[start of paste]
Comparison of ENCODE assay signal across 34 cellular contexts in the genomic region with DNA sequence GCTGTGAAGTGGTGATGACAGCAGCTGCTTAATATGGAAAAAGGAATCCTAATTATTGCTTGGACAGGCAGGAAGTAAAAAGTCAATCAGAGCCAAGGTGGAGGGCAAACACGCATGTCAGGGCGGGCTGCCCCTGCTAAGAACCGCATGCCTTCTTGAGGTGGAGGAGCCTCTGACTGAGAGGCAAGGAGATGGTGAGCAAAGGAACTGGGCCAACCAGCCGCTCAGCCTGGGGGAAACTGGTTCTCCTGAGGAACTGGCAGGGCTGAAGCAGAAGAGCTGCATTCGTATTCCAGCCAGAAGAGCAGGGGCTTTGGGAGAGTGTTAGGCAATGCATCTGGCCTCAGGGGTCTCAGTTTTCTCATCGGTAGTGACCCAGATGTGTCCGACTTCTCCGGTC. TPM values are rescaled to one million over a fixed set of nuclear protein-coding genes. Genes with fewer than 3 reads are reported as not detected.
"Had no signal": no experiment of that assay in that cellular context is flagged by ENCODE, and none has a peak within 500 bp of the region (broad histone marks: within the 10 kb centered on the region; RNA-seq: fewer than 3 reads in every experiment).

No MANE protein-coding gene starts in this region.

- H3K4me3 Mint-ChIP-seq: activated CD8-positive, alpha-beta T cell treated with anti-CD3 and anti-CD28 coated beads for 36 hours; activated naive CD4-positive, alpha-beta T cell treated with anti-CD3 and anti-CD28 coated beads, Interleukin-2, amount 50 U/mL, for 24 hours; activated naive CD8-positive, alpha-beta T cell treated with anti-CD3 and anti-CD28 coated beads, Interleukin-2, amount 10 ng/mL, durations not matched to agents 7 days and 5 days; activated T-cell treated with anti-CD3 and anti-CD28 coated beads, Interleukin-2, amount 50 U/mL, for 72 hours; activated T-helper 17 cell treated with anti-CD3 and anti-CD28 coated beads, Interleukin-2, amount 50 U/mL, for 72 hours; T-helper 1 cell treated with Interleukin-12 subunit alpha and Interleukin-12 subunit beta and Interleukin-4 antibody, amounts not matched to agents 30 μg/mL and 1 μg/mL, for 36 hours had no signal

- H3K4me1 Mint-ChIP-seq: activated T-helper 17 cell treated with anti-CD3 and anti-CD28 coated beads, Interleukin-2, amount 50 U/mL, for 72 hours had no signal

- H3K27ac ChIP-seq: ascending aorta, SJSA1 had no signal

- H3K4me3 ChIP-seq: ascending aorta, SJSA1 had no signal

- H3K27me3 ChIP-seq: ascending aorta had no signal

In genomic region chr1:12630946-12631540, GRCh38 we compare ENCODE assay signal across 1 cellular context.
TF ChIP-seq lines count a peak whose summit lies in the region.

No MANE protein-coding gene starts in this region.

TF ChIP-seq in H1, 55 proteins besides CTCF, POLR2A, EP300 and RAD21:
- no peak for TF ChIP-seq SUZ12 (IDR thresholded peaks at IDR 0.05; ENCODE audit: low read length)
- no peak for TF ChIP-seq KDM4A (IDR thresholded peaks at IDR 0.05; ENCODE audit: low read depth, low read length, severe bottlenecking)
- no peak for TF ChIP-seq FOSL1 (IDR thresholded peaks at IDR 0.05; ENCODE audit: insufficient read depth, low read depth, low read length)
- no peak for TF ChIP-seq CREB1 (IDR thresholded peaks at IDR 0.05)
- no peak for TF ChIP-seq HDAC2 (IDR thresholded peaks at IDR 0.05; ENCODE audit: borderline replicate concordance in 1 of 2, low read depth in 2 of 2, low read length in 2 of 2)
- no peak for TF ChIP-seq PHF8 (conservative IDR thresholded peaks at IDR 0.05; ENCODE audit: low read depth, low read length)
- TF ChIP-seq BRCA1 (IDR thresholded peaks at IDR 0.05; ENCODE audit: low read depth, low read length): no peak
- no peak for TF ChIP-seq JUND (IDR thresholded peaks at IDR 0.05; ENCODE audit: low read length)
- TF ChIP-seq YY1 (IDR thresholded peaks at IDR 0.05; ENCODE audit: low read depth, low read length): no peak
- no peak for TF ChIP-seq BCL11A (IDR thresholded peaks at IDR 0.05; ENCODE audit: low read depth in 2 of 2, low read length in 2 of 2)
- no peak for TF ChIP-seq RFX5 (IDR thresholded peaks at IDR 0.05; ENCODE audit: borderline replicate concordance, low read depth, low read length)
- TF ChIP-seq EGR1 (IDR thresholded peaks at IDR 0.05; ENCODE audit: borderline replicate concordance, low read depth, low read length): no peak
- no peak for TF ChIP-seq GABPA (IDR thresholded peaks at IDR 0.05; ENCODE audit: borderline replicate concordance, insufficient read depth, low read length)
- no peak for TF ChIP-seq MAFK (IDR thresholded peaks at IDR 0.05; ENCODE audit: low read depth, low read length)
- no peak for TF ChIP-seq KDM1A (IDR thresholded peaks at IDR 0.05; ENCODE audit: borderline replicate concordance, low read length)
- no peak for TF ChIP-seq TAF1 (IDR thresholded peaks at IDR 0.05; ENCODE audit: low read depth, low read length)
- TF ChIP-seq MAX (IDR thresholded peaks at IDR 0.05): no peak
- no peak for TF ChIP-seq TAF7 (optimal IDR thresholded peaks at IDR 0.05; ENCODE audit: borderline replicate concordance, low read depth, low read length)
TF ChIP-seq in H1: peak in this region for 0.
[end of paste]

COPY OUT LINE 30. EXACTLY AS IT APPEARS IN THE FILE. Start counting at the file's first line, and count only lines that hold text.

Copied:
- no peak for TF ChIP-seq TAF7 (optimal IDR thresholded peaks at IDR 0.05; ENCODE audit: borderline replicate concordance, low read depth, low read length)